the resistivity of metal oxide (thermistor)
Why should the resistivity of metal oxide be dependent on the temperature?
- Anonymous1 decade agoFavorite Answer
Electrical conductivity is strongly dependent on temperature. In metals, electrical conductivity decreases with increasing temperature. Metals conduct electricity so well because they contain free electrons that move through a lattice of positive ions. At higher temperature the protons start vibrating and moving slightly out of position. As their motion becomes more erratic they are more likely to get in the way and disrupt the flow of the electrons. Thus the higher the temperature, the higher the resistance. Since the relationship of temperature and resistivity (or conductivity, its reciprocal) in metals are quite linear in wide temperature range, their oxide form are mostly used in PTC (Positive Temperature Coefficient) thermistors. The metal oxide has much higher resistivity and much more stable than in metal form.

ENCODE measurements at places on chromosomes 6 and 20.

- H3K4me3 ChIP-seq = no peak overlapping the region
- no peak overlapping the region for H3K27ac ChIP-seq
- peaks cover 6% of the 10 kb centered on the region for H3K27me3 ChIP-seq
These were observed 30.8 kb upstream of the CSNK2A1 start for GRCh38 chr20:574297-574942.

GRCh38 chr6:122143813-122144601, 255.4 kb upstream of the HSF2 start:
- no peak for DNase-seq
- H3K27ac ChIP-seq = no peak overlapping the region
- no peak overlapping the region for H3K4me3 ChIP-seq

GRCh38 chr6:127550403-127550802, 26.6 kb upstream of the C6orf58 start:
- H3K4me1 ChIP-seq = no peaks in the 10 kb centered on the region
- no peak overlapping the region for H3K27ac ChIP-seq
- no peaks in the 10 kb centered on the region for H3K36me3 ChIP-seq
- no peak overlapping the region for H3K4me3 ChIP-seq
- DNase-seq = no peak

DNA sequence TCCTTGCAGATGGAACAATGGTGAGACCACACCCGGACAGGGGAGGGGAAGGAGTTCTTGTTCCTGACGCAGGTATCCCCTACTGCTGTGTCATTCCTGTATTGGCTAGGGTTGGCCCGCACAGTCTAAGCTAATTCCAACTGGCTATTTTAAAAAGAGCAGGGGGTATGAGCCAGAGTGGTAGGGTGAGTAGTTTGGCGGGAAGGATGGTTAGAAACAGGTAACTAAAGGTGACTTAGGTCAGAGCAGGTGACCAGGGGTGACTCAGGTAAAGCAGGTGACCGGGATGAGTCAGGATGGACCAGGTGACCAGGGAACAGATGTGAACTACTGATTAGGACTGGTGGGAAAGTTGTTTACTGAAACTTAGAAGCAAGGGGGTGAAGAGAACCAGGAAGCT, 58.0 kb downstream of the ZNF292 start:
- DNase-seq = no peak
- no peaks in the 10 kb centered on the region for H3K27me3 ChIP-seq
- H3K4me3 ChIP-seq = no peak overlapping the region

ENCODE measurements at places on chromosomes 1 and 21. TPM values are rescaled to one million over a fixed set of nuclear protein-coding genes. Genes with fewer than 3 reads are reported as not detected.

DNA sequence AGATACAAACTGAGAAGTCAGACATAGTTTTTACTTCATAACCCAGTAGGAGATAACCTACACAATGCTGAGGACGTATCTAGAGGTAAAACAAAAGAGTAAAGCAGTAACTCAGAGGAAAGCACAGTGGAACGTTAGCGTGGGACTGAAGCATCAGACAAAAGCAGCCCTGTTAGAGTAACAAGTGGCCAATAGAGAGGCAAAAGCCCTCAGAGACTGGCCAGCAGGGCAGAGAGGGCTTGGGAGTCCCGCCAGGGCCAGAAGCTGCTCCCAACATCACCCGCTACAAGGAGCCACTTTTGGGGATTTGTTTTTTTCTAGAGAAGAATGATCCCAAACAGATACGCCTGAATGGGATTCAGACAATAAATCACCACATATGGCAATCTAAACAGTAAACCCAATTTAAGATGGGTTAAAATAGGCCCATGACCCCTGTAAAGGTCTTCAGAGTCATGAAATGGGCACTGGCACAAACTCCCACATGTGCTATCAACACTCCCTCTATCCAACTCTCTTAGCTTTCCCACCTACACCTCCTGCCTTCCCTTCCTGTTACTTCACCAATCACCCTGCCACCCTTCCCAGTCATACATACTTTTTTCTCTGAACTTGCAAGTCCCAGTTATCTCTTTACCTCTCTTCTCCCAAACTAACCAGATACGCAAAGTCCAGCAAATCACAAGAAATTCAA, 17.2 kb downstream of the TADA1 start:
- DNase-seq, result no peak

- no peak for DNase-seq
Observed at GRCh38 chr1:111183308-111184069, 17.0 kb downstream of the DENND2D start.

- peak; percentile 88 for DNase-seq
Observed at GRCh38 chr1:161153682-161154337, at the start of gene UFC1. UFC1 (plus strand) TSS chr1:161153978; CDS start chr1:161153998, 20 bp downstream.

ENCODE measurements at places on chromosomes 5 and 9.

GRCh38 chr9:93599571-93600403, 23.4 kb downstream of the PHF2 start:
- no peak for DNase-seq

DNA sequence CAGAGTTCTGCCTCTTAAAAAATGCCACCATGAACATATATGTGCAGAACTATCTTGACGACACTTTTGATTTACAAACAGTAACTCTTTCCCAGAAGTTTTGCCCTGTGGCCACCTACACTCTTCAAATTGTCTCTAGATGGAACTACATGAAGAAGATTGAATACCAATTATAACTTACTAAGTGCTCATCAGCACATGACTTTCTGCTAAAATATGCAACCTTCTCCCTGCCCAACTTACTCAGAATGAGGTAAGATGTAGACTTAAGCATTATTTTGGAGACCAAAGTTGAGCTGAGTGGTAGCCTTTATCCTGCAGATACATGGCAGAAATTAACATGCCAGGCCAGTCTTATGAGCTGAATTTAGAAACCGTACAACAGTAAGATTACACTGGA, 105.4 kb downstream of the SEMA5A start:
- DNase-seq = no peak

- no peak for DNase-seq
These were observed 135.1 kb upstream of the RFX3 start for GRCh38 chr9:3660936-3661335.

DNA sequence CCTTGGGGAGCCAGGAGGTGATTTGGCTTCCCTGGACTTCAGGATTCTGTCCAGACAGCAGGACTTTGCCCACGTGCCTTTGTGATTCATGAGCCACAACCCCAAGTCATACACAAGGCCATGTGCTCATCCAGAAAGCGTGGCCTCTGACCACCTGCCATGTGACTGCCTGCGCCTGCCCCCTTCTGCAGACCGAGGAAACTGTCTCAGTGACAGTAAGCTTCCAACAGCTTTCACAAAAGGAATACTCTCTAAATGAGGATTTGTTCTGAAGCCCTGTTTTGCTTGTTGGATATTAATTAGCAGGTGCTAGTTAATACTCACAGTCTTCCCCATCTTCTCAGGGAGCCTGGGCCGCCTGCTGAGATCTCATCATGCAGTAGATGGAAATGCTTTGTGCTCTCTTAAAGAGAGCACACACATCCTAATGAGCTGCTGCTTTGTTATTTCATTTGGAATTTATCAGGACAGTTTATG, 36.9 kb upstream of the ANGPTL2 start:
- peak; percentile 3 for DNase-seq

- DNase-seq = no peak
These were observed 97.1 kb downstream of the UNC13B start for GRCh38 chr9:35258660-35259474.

In fact the resistivity of all matters are dependent on temperature, while metals or metal oxides has the most linear relationship with temperature.